by Danielle Trevino
From the Editor: Danielle has until recently been a staff member for the National Federation of the Blind as the director of our social media efforts. She has recently moved to Texas to be with family, and though it goes without saying for those who know her, she remains an active member and leader in the National Federation of the Blind. Danielle uses the term “Latinx” to describe herself. This is a newer term, a nongendered alternative to Latina or Latino that has gained popularity as a way to include transgendered or other nontraditionally-gendered members of the community. Here is what she has to say:
Today is the twenty-sixth anniversary of the Americans with Disabilities Act (ADA). I am sitting in a very nice hotel room in Orlando, having just spent the last four days attending the National Council of La Raza [the Race] (NCLR) conference. The NCLR is an organization that advocates for the rights of Latinx people. Similar to the mission of the National Federation of the Blind, La Raza strives to empower the Latin community to raise our voices and demand to be treated as equals. On the one hand, I am proud. Proud of being a woman, of being Latinx, and of being blind. I was born and raised in the United States, and I've benefited from the ADA. Even before I had language to explain things like self-advocacy, equality, opportunity, and security, I knew that I always had a leg to stand on. I'm so proud of how far we've come as disabled people while recognizing that the playing field is far from level. It does my heart good to know that organizations such as the National Federation of the Blind have not only fought for a seat at the table, but we've proven that we're capable of setting it and cooking the food to be served on it.
I was raised to be vocal about my rights and needs, but I have to say that growing up I never met someone who looked like me. I met other blind people, I met other Latinx women, but the three never intersected. So on the other hand, my heart hurts. I thought that coming here would mean that I would be able to forge relationships with like-minded people of my culture who would be open to inviting the disabled to the table instead of sitting us in a corner where they can watch us in case we need help. I don't consider myself to be a shy person. I strike up conversations with anyone around me. However, when I tried to do that with other conference attendees (who were not part of my group), most of them responded with "Do you need help?" "Are you lost?" One lady even grabbed my cane and tried steering for me.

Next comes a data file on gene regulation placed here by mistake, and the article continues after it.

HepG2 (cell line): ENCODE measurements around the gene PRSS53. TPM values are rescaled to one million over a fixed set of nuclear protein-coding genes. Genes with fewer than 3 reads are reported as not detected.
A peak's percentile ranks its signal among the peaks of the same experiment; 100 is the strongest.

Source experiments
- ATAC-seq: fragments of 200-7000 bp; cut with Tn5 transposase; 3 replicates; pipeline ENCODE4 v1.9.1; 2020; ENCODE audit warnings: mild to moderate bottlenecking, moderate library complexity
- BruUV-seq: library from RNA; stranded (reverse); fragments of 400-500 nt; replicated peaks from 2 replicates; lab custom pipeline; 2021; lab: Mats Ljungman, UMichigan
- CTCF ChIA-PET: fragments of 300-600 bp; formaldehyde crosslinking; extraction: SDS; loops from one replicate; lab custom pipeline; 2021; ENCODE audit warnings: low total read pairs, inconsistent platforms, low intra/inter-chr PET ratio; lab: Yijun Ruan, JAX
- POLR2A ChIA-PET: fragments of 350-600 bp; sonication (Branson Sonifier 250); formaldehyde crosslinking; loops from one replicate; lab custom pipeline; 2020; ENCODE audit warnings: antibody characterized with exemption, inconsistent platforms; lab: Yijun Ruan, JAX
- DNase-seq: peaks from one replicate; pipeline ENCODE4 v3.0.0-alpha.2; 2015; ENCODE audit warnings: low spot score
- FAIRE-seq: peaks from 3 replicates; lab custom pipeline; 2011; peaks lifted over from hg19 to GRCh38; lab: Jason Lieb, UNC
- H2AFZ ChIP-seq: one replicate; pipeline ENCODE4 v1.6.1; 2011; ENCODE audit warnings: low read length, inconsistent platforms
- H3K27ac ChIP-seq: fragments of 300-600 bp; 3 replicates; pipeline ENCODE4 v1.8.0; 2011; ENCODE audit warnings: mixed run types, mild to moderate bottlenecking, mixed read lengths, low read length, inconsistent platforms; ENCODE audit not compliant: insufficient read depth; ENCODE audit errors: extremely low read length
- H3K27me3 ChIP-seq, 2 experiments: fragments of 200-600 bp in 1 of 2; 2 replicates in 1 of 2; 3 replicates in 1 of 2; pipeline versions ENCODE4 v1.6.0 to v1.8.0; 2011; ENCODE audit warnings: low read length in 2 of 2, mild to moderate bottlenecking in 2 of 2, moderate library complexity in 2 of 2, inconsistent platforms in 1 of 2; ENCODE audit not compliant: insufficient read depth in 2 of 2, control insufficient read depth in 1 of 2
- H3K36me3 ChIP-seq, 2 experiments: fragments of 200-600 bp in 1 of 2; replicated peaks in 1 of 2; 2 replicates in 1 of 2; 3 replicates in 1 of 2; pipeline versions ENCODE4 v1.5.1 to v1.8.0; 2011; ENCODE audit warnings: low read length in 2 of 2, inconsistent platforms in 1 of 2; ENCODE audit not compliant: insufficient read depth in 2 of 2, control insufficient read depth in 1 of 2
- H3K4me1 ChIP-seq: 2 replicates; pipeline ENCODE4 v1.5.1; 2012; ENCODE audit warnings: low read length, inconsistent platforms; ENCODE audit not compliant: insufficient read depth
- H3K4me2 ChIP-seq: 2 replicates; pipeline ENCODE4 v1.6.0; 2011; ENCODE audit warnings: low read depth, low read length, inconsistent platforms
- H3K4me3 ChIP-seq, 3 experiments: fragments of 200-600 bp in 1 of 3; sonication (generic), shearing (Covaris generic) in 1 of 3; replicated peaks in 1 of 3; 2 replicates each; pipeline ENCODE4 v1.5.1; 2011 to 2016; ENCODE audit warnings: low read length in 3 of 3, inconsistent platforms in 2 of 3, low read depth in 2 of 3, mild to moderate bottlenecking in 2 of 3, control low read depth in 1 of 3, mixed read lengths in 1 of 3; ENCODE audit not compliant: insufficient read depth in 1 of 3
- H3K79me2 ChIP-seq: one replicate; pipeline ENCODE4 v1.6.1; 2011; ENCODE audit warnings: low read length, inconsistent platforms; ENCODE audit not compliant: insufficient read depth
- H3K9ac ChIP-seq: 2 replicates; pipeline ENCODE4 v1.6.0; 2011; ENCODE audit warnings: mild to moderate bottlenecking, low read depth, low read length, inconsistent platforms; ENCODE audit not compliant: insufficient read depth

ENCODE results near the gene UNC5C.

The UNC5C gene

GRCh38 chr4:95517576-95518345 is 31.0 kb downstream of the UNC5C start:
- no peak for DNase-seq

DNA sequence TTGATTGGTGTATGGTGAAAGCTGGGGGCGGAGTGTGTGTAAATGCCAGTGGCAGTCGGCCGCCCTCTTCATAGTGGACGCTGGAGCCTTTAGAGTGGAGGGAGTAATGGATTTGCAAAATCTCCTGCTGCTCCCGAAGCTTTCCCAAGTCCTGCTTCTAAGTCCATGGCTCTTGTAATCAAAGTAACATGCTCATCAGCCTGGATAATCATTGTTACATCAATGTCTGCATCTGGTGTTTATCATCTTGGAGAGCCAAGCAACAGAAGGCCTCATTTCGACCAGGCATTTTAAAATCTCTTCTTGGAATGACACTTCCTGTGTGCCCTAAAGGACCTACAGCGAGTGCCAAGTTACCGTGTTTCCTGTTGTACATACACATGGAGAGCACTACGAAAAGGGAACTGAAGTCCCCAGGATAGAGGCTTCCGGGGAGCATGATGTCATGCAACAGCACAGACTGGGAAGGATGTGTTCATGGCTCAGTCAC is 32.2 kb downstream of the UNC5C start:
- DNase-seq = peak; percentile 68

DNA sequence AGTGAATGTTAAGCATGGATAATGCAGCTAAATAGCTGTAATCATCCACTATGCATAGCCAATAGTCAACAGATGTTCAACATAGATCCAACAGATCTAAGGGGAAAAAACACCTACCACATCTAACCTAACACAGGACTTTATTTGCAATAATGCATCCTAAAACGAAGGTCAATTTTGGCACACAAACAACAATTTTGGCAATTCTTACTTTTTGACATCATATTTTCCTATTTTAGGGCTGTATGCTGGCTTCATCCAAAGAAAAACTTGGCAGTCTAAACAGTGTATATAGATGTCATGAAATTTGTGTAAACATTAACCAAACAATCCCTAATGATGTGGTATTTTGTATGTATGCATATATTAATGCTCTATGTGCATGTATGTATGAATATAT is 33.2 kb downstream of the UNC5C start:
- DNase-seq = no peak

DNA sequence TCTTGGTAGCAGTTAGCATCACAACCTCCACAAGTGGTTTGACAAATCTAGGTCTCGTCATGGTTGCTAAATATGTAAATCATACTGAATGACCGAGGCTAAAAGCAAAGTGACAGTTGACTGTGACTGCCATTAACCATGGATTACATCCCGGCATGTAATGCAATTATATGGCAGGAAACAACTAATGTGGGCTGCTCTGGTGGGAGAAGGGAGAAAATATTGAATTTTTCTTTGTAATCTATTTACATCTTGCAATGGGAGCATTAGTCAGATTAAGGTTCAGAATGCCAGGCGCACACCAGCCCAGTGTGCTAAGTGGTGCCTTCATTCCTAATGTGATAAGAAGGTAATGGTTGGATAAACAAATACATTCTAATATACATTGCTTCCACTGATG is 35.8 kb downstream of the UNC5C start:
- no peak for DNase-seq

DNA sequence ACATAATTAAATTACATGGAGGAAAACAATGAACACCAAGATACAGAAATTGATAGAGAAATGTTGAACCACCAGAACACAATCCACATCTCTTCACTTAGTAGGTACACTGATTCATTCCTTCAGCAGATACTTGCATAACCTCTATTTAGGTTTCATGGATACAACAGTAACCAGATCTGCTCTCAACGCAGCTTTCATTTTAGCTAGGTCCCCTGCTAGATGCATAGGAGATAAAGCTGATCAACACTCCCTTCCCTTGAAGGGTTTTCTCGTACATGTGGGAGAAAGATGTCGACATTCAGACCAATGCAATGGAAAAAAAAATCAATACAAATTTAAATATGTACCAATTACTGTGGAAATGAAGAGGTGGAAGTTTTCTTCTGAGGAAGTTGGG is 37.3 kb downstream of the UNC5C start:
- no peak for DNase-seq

I sat in sessions where the presenter said things like, "Read the story on screen, and tell me what you think," and my favorite, "If you look at the girl in the picture, you can tell she's not broken or different." Uh, what? Ironically enough, this was said in a session about social media and telling stories—two topics I may know a thing or two about. I'm saddened by the fact that we as disabled people have so far to go to level that playing field within American society, but in my experience this week, we're not even in the ballpark within the Latinx community.So how do we fix it? How do we start the conversation? How do we shed light on the fact that diabetes is now officially an epidemic within the Latinx community? How do we make people understand that blindness is the number-one side effect of diabetes? How do we make it so that little brown blind girls and their families get connected with the resources they need to get ahead and role models they can truly look up to? What steps need to be taken so that at large conferences such as NCLR or in the day-to-day, we are not othered because we're different? In the last year I've met some amazing Latinas within the NFB: Conchita Hernandez, Roxanne Torres, Lisamaria Martinez, and many more. All of these women are phenomenal powerhouses, who are out there representing the strength and beauty of the blind Latina. They, along with my incredible support system, inspire me to keep showing up, to keep moving in this space to the beat of a good salsa song. Our day is coming. We're hungry and more than ready to take our seats at the table.